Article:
A very biased book (at least he admits it). What is good about it? The depiction of life as an illegal immigrant and how immigrants help the American economy. What is flawed? Much more than I am willing to write here. The statistics he uses--conveniently picks and chooses to support his argument. His statistics don't paint the full picture. He doesn't distinguish between legal and illegal immigration. He seems to find no problem with illegal immigration--that's what really bothers people. He believes that it's Mexicans that Americans dislike. It's not Mexicans, it's illegals! All he does seem to do is whine about what is not right. He states there is no way to fix it and suggests that since it can't be fixed, to open our borders fully. There is no advocation about increasing the number of work permits or any cracking down on people who hire the illegals. Not much thought went into providing solutions. Anyone can criticize, but the good ones come up with solutions.
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1 of 1 people found the following review helpful By Tomas Benitez on February 18, 2014
Format: Paperback Verified Purchase
This book gets all five stars because it proves what America lacks and what it's good at. The way he writes is like no other I've seen! I reccomand this book to anyone, who likes to share or live through what immigrants have to go through to have their American Dream come True!
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6 of 9 people found the following review helpful By L. Holmen on September 10, 2007
Format: Paperback
In The Other Face of America, Jorge Ramos, explores the important issue of Latino immigration. Using oral histories he shows the human side of immigrants attempting to provide for their family and improve their quality of life. He counters the argument that illegal immigrants are here for welfare benefits and demonstrates that they contribute more than they take away. These are important issues but unfortunately Ramos is not up to the task of addressing it proffessionally
While immigration is a complex issue, Ramos sees a world that is Brown and White with no grey areas. He sees his "world as mixed brown and inclusive" and "their world as white, exclusive and dominant."(xiv) He states that anti-Hispanic racism pervades the daily life of all Americans. (xxxi) Instead of showing a variety of causes and viewpoints, all is reduced to xenophobia and racism. He doesn't even bother to distinguish between legal and illegal immigrants. Apparently White Americans treat both the same. Journalists are held to similar standards as historians. That is, thoroughness of research, objectivity, logic and unbiased writing. Even though he is a respected journalist he feels "compelled to voice his opinion". (xix) Even with that caveat readers still assume he is still maintaining high journalist standards. He even claims to not be biased (xx) and then throws his bias around liberally. "During the height of Irish and Italian immigration never was there an anti-immigrant sentiment so noticeable and so great as in 1994."(48) A quick trip to the library would have Revealed "No Irish need apply" signs and riots all over the country. I dont remember that in 1994. Is this bias or just bad research? Neither should be tolerated from a reporter.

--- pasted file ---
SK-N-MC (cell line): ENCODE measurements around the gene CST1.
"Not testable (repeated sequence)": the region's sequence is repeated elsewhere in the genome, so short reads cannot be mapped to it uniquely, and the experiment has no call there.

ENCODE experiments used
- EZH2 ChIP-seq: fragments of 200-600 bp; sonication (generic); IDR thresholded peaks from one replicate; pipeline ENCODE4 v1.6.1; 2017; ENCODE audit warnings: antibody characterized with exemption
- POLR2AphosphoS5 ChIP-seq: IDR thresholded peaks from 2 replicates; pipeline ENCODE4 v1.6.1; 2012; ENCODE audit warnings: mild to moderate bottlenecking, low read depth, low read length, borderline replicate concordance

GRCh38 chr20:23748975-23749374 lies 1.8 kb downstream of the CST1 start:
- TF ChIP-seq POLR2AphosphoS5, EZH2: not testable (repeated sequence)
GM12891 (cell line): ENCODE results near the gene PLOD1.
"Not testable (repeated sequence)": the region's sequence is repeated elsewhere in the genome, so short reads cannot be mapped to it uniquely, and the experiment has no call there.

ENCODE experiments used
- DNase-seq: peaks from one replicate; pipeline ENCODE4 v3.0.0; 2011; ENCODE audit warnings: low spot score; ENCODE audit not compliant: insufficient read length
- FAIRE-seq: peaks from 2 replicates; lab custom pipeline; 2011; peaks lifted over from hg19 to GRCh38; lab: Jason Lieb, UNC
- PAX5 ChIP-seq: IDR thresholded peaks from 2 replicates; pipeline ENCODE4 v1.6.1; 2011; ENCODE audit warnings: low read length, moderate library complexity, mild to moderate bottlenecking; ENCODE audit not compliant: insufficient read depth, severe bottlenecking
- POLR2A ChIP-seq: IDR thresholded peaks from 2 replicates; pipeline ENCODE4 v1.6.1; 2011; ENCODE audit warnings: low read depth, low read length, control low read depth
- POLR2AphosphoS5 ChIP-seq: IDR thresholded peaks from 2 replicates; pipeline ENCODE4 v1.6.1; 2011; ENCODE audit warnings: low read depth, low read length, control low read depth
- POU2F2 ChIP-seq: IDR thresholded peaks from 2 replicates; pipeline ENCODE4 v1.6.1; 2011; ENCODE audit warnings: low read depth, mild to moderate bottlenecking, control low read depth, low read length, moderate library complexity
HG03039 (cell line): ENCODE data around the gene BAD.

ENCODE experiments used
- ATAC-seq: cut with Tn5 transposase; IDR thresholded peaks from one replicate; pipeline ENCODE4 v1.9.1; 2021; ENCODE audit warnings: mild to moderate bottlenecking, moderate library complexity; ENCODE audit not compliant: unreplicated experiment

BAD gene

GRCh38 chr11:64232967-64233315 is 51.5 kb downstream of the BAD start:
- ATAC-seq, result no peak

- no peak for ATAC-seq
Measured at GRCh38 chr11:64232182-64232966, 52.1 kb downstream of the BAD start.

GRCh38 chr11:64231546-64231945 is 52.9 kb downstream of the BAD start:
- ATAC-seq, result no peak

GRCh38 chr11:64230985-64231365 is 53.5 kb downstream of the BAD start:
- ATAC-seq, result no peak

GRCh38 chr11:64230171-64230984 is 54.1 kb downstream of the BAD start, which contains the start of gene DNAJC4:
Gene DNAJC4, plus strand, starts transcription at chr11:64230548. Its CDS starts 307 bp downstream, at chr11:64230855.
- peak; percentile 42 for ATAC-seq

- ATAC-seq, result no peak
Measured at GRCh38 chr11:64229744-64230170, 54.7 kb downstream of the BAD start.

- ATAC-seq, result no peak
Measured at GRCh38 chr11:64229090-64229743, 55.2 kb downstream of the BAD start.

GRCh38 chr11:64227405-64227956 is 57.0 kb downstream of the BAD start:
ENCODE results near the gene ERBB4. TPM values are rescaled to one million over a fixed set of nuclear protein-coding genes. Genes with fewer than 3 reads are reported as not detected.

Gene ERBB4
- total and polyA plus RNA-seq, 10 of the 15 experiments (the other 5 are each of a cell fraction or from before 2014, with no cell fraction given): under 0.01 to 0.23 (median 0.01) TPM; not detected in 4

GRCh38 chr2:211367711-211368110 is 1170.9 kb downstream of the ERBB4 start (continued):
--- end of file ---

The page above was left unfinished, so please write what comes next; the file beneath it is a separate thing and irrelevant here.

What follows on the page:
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13 of 20 people found the following review helpful By Steven W. Knape on July 31, 2002
Format: Hardcover
I serve as pastor of a rural congregation in Ohio. Our community has, for generations, depended on the labor of immigrants for harvest of vegetables, sugar beets, etc. In the course of these many years, we find more and more immigrants staying past the harvest and developing roots in our community, much to the disapproval of some. Ramos' book is a marvelous example to those who disapprove that change in American ethnicity, even in our small, predominantly German community, is inevitable.
But Ramos takes the case a step further in highlighting for us the hope that immigrants find in settling in the US and the contributions immigrants, especially Hispanic, make to our national and local economies and oour culture. What is most illuminating is the way Ramos describes those who come to the US from south of the border, both legally and illegally. It is a personal description which shows that they are no different than "real Americans" or the immigrant stock "real Americans" came from. Todays Hispanic immigrants want the same things for themselves and their families as we do, and as our immigrant ancestors did.
For those of us who have made jokes at the expense of our Hispanic neighbors, or used derrogatory language in describing them, this book is a lesson in humility. I recommend it without hesitation, as it will open the eyes of all but the most hardened racist.
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12 of 19 people found the following review helpful By Ricardo Vallejos on August 12, 2002
Format: Hardcover
Ramos does a superb job of showing how the Latino experience is the American experience: hard-working folks moving from their home country to the USA to make a better future for their families, and in the process, to make a better USA. Ramos also proposes insightful solutions to the social and institutional challenges associated with this wave of immigration. If you want to increase your understanding of Latino cultures in the USA, read this book.